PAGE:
Rates Drop Under 4% = Refinance Check! 7 Million People Can Lower Mortgage Rate By 0.75%+

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A mortgage broker once told me that he didn’t care if rates were high or low. He just wanted them to change. As long as interest rates move enough in either direction, more mortgages will be created. He’s probably getting a lot of calls right now, as the average 30-year fixed mortgage has dropped down to 3.82% from nearly 4.5% over the last 3 months (source).

The result? Nearly 7 million Americans can now refinance and potentially lower their existing rate by at least 0.75% according to mortgage analytics company Black Knight (source):

According to Axios, the average principal and interest payment would be reduced by $268 per month. Your number may differ, but still that’s every month! If you are looking for opportunities with a high return-on-time-invested, this could be a big one.

Bottom line. If you have a mortgage, now is a good time to compare your existing rate with what is available. Run a quick online quote with a big network like LendingTree, or go local and call up your neighborhood broker. If you can save money, lock in the rate as they can pop back up quickly.

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Comments

  1. Jason Boxman says:

    I never understood why you would do this, if you can already make your payments? Why extend the length of time you’re carrying a loan and increase the total lifetime interest paid?

    • Well, there’s no reason to extend the length of time. If you’d rather trade in additional monthly money you can refinance at a short-term loan, 15 or 20 years. You may even be able to do both–Refinance to a shorter length loan and save monthly money!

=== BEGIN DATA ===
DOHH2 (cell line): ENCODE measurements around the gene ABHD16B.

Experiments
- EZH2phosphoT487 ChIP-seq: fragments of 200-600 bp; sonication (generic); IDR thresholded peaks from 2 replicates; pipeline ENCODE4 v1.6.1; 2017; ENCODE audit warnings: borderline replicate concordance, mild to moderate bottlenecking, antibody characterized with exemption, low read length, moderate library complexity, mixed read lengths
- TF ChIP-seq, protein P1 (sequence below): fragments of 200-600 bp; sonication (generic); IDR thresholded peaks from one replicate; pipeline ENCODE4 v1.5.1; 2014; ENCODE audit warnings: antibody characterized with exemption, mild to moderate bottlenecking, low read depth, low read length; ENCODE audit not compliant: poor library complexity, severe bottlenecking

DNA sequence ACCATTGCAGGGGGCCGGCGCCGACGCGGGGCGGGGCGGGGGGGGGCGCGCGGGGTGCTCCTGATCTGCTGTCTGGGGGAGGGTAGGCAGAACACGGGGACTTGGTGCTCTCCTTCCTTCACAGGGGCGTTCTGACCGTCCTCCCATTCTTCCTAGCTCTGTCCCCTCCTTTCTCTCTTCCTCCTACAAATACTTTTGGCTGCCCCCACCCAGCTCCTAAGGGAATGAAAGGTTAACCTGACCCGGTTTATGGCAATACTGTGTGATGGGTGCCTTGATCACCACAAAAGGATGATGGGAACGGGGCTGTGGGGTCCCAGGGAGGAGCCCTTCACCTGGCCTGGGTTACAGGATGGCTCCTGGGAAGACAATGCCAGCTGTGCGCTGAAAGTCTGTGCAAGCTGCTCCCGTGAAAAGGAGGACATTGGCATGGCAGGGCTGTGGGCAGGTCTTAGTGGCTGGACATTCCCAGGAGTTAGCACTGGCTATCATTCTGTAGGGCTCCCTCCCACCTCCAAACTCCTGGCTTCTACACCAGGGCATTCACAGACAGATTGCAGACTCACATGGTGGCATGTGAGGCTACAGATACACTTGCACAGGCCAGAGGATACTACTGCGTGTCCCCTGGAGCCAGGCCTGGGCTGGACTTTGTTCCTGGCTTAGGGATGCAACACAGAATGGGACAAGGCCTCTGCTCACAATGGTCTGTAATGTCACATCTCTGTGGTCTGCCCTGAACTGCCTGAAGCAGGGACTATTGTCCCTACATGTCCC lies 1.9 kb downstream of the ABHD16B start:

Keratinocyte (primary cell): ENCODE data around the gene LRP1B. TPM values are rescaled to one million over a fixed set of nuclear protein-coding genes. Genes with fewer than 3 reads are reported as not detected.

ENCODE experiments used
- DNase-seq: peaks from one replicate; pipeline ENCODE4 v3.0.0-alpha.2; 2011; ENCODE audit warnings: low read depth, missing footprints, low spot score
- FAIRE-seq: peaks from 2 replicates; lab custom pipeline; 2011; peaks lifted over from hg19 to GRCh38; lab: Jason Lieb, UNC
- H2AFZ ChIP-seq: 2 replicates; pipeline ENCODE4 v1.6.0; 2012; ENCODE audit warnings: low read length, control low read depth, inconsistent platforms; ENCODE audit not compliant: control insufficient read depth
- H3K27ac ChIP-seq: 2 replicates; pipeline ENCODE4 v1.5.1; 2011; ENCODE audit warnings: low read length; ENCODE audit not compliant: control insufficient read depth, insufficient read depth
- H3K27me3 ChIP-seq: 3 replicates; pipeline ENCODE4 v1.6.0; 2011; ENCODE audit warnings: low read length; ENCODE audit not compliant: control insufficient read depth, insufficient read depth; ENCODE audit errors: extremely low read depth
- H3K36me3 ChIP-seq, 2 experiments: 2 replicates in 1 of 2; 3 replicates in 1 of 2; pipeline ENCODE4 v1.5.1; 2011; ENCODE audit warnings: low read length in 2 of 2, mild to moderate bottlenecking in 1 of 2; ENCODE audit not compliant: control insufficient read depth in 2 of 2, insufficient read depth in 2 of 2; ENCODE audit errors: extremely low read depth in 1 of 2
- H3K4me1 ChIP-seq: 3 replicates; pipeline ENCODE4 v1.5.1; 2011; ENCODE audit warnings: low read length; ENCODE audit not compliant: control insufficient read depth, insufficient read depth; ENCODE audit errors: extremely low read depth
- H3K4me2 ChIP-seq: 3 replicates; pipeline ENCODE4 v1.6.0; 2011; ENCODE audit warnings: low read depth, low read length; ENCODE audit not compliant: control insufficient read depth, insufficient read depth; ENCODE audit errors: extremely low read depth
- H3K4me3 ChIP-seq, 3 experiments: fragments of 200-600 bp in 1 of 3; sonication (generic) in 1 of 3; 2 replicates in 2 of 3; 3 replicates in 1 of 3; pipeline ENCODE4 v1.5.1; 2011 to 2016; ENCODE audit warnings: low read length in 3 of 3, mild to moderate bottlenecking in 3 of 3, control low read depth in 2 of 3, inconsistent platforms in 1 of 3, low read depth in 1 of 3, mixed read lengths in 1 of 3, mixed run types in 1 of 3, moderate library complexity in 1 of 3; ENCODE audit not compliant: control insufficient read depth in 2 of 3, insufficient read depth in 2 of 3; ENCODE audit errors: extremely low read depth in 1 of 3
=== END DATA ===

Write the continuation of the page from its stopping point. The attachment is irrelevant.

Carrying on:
It’s also possible it makes sense due to opportunity cost (especially for cash out loans). Can I deploy money in a way that makes greater than the 4-5 percent paying mortgage rate?

    • As Kevin said, you don’t have to extend the end date of the loan. If you keep your same monthly payments, you can pay off the loan faster and pay less total interest.

      I used NerdWallet’s simple refi calculator with this example:
      $300k mortgage started in 2014 at 4.5% (so you have 25 years left)
      refinance now at 3.82%
      I selected 22 years as the new payoff, which keeps roughly the same monthly payment as before.
      This pays off the loan 3 years earlier, with a total savings of $43k even after considering $8k in closing costs.

      If you refi for 30 years and keep it that long, you DO end up paying more in total interest, but you’re saving $243/mo, which if you invested, would likely outpace that.

      If you refi for 20 years, your monthly payment goes up by $111 but you save $56k over the life of the loan and pay it off 5 years quicker.
      https://www.nerdwallet.com/mortgages/refinance-calculator/calculate-refinance-savings

      • Jason Boxman says:

        That’s useful to know. Clearly I’ve never been a homeowner, so have experience only with student loans where a beneficial refinance can be more challenging.

  2. Do not enter a real phone number in the Lending Tree link. I should have known better. My phone has been ringing every 15 minutes for the last 4 hours.

  3. Refinancing to a lower rate can greatly reduce your expenses in the long term, and this is especially true if you keep the same monthly payments and pay it off quicker.

    Scenario:
    $300k mortgage started in 2014 at 4.5%
    Refinancing now to a 23-year term at 3.82%
    Monthly payments are $27 less and you save $37k over the life of the loan.

    A 23-year term is not realistic, but that was the closest I could find without increasing your monthly payment. You could either get a 20-yr loan (saving $57k total) or get a 30-year loan and keep paying the same monthly payment, and it’ll pay off a few years early.

    Keep in mind, the refinance can have significant closing costs which mean you need to keep the loan for around 5 years before you break even. If you’re planning in keeping the home/loan for a long time, though, you can end up way ahead.

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